Treats

Elizabeth Taylor

Apparently there is no word in French for “treat” because the concept does not exist: in France life is one long treat. For myself the heyday of the treat was my early childhood in the 1950’s. We had enough money and my parents were far from strict, they were indulgent indeed: but daily life was so circumscribed and low-key that the smallest relaxation of routine seemed hedonistic. John XXIII was then writing of the moral dangers of treats, holidays being especially suspect as Occasions of Sin. Being allowed a glass of milk (generally forbidden) was as exciting as a trip to the pantomime: the magic of “Goldilocks” (the bears lived in a huge revolving house) at Nottingham stayed with me for years. So did a bowl of cauliflower soup and being allowed to float matches down the river at Dovedale the following summer. Reckless extravagance: and I couldn’t get over the exoticism of that hotel soup, billed as creme du Barry. I have been a fan of the eponymous inspiration ever since: the cauliflower is supposed to resemble the great courtesan’s powdered hair, by the way.

Of a Sunday, my father would cut a Mars Bar (had we children been lucky enough to have been given one) into wafer slices and we would be offered one apiece after lunch. The rest was then put away for another time. I was sometimes taken to my maternal grandmother’s to watch half an hour of television; once a year we went to the local zoo or met our cousins at Warwick Castle for a picnic. Until the mid-1960’s the purchase of ice cream (as opposed to ice lollies) was unheard of: my grandmother believed that the commercial version was made and stored under the bed – so that was out.

All these treats were planned, discussed – and remembered for a lifetime. Therefore, we were overwhelmed and over-excited by the Liberty Hall atmosphere at my paternal grandfather’s. He lived with his daughter at the other end of the village: both had a great zest for life. My aunt was – still is – an intensely romantic and glamorous personality and we’d start the afternoon with a game of “Jane Eyre” in her bedroom – aunty being the mad wife roaring & raving in the bed. As she’d bagged the best part there wasn’t much for the rest of us to do except scream, and then explore the dressing table and the wardrobe.

No shortage of treats here: my aunt adored perfume and had many admirers. She is the only woman I have known who once had champagne drunk from her slipper – “messy”. Scent was then the supreme adult treat. It was said to be imported from Paris at ruinous cost, applied with great and cautious ceremony and worn on only the most significant of occasions. A bottle lasted for years: children were not supposed to touch but I remember flacons and their labels being all stained and gummy with drips and drops from what I suppose were now-outlawed ingredients. You knew something monumental was afoot when perfume was in the air, and I think even then I realised that the application of scent implied heightened emotions and consequently tension, if not ructions, in the adult world.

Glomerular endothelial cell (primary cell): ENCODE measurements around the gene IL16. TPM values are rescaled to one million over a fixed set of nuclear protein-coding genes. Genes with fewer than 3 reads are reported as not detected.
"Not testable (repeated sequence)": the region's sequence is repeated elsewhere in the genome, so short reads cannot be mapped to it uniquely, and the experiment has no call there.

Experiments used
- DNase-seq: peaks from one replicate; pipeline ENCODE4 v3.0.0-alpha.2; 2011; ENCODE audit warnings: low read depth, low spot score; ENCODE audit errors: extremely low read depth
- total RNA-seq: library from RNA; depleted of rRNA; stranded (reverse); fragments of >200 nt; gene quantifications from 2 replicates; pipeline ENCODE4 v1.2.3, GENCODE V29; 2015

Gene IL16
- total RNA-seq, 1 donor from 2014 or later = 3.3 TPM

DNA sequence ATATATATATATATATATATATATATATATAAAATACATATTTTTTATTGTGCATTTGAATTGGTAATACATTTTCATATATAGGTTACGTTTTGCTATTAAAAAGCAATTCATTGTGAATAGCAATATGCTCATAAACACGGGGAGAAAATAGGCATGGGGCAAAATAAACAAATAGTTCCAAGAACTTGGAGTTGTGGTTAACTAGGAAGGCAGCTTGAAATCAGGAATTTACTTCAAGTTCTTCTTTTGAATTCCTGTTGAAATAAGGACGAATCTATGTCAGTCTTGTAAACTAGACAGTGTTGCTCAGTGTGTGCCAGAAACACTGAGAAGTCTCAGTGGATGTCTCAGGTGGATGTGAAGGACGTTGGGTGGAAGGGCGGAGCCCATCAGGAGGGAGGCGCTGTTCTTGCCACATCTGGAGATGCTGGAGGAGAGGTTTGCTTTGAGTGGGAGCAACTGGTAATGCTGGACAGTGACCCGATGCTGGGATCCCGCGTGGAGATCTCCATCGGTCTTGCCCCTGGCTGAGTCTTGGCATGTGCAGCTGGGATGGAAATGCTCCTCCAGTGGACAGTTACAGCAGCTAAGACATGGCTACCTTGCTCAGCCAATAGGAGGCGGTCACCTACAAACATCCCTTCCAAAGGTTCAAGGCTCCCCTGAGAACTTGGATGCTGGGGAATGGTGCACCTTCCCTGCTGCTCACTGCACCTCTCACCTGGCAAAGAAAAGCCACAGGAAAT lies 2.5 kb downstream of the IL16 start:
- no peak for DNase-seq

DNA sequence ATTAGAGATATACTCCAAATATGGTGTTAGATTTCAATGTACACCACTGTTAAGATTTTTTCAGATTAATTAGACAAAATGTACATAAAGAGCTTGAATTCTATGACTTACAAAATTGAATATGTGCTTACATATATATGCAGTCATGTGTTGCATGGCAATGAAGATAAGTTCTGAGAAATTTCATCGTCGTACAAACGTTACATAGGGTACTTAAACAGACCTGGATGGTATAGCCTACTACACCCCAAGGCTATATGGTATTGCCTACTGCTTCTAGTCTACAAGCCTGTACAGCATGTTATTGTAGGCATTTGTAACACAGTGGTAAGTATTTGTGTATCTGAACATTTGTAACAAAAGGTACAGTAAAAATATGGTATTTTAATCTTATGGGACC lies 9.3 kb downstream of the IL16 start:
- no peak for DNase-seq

On that fascinating dressing table in the icy blue bedroom I first smelled Coty’s Muguet des Bois, Ma Griffe, Femme, Cabochard, Quelques Fleurs, Tweed (“The Finishing Touch”) and the Grossmith runaway bestseller White Fire which was a novelty then: it was launched 60 years ago this autumn. Dry, flowery, powerful, aldehydic
White Fire gusts through my memories wafting from car coats and accordion pleated skirts, mingling with the smell of hair spray, face powder and setting lotion. One caught a whiff of it at Sports Days, Carol Services and tennis teas. It was not only delicious, exuberant and tenacious, but an empire product, too – “made in Britain” – which to many was an added benefit. To me it is inseparable from those crinolined summer dresses (‘Horrockses Frocks’), white gloves and Aertex shirts which marked the setting forth on a great occasion in the 1950’s, everyone twitching with nerves: “I’ll smack the back of your legs!” Nowadays everyone seems to reel from one treat to another: we have become so blase and spoiled. If someone gave me a treat today I don’t think I’d quite know what to do with it. But a smell of long-ago White Fire – ah! Now, that I would love…

Les Senteurs and Grossmith Invitation

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Kiss me, my fool.

ThedaBarawikimedia

To celebrate the centenary of its release I sat down and watched ‘A Fool There Was’ on the You Tube: the great sex shocker of 1914 which propelled Theda Bara upon the world, the first screen femme fatale: The Vamp. Hard to believe that an almost mythic movie has played for 100 years. Bara (nee Goodman) died, not old, the year I was born. Refused a certificate in Great Britain, the movie still retains the power to shock, not by its prurience but in the final shots of a man reduced to human wreckage and total physical & psychological degradation. I squeaked aloud in my chair. ‘Some of him lived / but the most of him died’ reads the title card. It’s a theme that von Sternberg and Dietrich returned to with even greater effect some 15 years later: a pillar of society reduced by sex to a baying, dying beast.